"....or are we not alowed to fill in the gaps ourselves?"
No, you are not. Zombiepedia is an online encyclopedia - an informational resource. Just as you cannot go to the Marvel Comics wiki, and speculate that the reason Spider-Man wears tights is because he is a homosexual, you cannot include assumptions or conjecture. Despite the fact that the content is fictional, there are still two concepts that are vital for a wiki like this one - Canon and Verifiability. All zombiepedia articles are presumed to be factual and objective unless otherwise noted. Your ideas are plausible, and interesting, but they are still conjecture. If you are looking for a creative outlet, you may want to search this wiki for "Fanfiction" or "User Plans". Or start a blogpost.
 — <<— Philodox —>> talk 17:32, May 26, 2011 (UTC)
Too bad because the inconsstencies and inaccuracies pointed out by the first post are not addressed by your narrow and in my opinion totally arbitrary definition of what should be permitted and what not.

"Carriers" section is factually incorrect.

"28 Weeks Later explores the discovery that there are certain people who will not display any symptoms of the virus except for partially red sclera. These people are classified as 'asymptomatic carriers'."

The partially red sclera is a symptom of the virus. The carriers exhibit symptoms of the virus and are therefore not asymptomatic. I'm not sure if carriers are 'allowed' to exhibit symptoms of the virus they have, but I don't think they are. If they do they're just regular infectees. I think that the so called 'asymptomatic carriers' are simply people with the rage virus displaying an unusual lack of symptoms (like the desire to infect others), except one (red sclera). The movie may have called them carriers and I don't have a problem with films bastardizing science, but I have a problem with that same bastardization being carried over into peoples attempted explanation of a hypothetical scientific topic. I feel that the films incorrect definition/depiction of asymptomatic carriers should be clarified on the Rage Virus page.

"The person is not immune to the virus, however, just the symptoms, and the person can spread the virus as easily as any other Infected (such as (sic) saliva contact)."

This is unneeded. "carrier" has already been defined (albeit incorrectly) and it's been established that the person ALREADY has the virus so it is completely redundant and patronizing to say they're not immune to the virus.

I realize that people who read this article may not know anything about virology (except what was depicted in 28D/W L), but misinforming them, then treating them like a mentally challenged individual by telling them things you told them literally 5 seconds ago isn't helping anyone, and it certainly isn't forming an understanding of science like this section of the article appears to be attempting to do.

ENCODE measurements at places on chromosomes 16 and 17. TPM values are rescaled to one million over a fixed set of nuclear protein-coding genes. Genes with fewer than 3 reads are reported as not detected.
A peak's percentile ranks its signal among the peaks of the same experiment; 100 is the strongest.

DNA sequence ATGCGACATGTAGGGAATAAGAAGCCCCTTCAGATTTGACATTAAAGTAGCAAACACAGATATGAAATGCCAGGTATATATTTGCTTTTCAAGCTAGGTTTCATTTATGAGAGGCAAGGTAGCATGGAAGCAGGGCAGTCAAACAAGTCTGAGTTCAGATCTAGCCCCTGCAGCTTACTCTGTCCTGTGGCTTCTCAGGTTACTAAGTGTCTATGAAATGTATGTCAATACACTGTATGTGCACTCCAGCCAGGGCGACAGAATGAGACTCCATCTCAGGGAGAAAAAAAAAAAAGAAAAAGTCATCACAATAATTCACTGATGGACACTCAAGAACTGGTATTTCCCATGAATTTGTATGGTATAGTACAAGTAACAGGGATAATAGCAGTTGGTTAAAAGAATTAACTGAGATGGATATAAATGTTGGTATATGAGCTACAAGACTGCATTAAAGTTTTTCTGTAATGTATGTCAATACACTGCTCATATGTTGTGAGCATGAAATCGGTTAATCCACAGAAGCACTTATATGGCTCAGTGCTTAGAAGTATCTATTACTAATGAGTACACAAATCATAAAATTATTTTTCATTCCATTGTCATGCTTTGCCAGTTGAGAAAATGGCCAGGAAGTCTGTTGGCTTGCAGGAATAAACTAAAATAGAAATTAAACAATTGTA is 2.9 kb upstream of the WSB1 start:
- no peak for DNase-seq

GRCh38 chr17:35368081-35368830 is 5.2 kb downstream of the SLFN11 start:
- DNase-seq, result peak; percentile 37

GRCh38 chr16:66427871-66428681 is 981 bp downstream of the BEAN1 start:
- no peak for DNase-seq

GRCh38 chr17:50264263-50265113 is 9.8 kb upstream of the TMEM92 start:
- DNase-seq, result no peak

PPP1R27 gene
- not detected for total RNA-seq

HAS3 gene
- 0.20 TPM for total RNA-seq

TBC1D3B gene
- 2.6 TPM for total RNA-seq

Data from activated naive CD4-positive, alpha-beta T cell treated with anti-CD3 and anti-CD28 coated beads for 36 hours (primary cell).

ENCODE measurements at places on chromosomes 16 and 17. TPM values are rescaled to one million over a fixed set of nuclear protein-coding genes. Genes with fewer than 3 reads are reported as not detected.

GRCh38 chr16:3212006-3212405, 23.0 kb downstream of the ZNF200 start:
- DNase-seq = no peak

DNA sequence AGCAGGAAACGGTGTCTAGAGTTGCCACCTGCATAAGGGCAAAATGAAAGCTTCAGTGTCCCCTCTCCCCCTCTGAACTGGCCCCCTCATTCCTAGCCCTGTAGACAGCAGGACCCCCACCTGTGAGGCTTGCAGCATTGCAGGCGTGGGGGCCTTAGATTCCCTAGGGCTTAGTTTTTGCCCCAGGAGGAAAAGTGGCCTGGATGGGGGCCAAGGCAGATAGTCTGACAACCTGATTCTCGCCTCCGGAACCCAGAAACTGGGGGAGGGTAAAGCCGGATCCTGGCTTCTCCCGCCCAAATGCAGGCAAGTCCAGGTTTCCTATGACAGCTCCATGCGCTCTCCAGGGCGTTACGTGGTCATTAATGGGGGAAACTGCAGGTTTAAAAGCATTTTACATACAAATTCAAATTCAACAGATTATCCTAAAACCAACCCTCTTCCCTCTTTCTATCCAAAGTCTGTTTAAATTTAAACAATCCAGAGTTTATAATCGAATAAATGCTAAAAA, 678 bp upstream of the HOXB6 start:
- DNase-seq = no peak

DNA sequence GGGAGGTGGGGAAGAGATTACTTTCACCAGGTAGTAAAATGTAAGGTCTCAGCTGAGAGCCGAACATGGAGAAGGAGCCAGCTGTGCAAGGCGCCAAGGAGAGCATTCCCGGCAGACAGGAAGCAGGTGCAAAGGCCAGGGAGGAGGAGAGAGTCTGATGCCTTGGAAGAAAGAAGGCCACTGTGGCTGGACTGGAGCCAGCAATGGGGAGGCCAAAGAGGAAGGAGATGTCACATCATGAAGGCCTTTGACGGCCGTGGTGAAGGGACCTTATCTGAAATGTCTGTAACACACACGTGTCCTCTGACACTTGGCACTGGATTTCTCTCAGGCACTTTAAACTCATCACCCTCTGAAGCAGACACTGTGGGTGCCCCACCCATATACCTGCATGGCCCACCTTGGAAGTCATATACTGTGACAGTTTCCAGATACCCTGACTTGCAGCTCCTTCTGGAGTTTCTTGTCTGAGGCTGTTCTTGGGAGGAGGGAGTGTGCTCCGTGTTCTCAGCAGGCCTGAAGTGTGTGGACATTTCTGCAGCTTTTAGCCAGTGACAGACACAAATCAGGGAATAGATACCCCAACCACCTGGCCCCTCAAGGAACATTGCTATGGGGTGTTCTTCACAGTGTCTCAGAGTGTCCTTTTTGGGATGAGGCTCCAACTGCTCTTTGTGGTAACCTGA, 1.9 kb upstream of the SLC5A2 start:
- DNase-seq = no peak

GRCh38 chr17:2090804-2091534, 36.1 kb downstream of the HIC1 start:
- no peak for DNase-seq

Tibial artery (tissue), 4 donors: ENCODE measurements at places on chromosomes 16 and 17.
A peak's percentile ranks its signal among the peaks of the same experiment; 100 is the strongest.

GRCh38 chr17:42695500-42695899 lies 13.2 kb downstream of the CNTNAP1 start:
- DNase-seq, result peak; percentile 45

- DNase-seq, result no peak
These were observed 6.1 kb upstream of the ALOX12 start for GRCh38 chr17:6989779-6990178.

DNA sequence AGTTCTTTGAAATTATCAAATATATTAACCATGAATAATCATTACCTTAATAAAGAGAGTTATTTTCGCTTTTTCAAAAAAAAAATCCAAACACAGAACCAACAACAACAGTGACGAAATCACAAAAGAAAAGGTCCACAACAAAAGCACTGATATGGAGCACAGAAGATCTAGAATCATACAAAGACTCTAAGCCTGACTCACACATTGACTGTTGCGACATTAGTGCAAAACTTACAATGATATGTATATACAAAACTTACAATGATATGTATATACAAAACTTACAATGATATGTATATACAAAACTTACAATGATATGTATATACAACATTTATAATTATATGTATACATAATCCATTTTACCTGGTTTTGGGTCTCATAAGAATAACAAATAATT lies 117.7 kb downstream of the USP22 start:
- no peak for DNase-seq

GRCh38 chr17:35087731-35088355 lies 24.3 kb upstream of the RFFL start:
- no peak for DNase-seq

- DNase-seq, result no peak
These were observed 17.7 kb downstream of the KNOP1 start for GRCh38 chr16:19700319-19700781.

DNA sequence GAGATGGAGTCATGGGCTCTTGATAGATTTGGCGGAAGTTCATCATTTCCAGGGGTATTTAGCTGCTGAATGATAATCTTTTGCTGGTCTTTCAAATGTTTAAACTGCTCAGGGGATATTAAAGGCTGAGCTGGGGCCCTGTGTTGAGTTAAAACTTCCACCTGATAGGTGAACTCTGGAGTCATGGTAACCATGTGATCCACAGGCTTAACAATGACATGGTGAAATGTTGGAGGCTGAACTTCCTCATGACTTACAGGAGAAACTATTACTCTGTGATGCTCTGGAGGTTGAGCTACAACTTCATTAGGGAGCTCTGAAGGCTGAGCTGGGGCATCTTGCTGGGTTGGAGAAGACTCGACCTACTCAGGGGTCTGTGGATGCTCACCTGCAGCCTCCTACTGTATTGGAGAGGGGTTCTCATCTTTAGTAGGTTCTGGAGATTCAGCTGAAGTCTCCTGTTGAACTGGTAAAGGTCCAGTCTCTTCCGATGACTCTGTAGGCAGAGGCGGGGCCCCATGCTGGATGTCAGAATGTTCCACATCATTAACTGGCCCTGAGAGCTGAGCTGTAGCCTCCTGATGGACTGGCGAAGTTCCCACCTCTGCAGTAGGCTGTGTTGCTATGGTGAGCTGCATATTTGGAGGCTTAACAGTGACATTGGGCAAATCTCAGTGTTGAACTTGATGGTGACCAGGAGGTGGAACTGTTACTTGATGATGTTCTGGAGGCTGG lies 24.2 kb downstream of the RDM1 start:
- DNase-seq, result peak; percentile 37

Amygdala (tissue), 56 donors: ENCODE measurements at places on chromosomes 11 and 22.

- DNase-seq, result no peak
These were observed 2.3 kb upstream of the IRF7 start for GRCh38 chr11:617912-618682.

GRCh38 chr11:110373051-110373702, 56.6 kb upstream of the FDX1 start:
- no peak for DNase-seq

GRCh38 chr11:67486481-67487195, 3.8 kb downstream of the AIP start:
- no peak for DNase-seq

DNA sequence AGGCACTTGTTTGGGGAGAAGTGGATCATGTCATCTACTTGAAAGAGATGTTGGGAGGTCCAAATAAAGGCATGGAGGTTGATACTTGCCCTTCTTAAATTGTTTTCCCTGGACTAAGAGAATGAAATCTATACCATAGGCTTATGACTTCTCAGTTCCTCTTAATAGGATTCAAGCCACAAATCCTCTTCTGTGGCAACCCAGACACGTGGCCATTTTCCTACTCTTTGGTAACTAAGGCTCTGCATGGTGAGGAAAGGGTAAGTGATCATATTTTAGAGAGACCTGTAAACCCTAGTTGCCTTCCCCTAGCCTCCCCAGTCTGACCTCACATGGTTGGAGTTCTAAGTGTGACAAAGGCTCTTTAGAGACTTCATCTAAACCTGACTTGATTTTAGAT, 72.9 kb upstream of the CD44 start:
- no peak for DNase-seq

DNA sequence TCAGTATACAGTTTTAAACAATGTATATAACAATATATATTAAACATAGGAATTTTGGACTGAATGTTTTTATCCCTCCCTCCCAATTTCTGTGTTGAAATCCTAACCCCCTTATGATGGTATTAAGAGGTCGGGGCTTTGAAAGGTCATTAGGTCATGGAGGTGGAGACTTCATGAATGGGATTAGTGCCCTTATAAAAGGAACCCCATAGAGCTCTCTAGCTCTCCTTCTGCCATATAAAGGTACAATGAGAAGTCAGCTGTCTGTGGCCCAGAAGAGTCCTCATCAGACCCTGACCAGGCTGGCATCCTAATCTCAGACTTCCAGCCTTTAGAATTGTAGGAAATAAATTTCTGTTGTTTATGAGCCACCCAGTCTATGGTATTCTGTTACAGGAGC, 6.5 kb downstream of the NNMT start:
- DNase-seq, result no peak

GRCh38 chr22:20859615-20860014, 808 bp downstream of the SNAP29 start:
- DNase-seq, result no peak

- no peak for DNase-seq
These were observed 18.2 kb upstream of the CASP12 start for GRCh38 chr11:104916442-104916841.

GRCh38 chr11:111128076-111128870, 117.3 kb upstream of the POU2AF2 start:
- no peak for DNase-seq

I just came to this wiki so I don't want to get all up in anyones business and edit whole sections of the article that someone worked on, but it would be nice if someone could edit the article to say that the film incorrectly classifies people with the rage virus who display a small amount of symptoms as asymptomatic carriers, when in reality asymptomatic carriers, and people with a virus who display unusual/few symptoms are two separate things. I'm not sure if 2nd film says the same thing this wiki says since I haven't watched it, but based on the behind the scenes vid I watched on youtube (that blatantly sensationalized/desecrated science), I don't doubt it.

I may check back in a few days/weeks and edit it myself if I remember to. 17:06, June 28, 2011 (UTC)Mint

I don't really have a problem with any of the issues you've raised. With all due respect to the editors responsible, this isn't exactly the highest quality article on Zombiepedia. But like it says on wikipedia, no article is ever truly done; all can be improved. The best person to set this issue straight is someone who has the film, and can cite the exact wording. If the wording is scientifically incorrect, then the citation should also have a disclaimer stating this - not unlike Brooks' take on the M1A1 Carbine. The only reason I hesitate to remove the suspect passages is because if what is written really did come from the film, it shouldn't be removed, it should be modified, and the inaccuracies addressed.
 — <<— Philodox —>> talk 00:39, June 29, 2011 (UTC)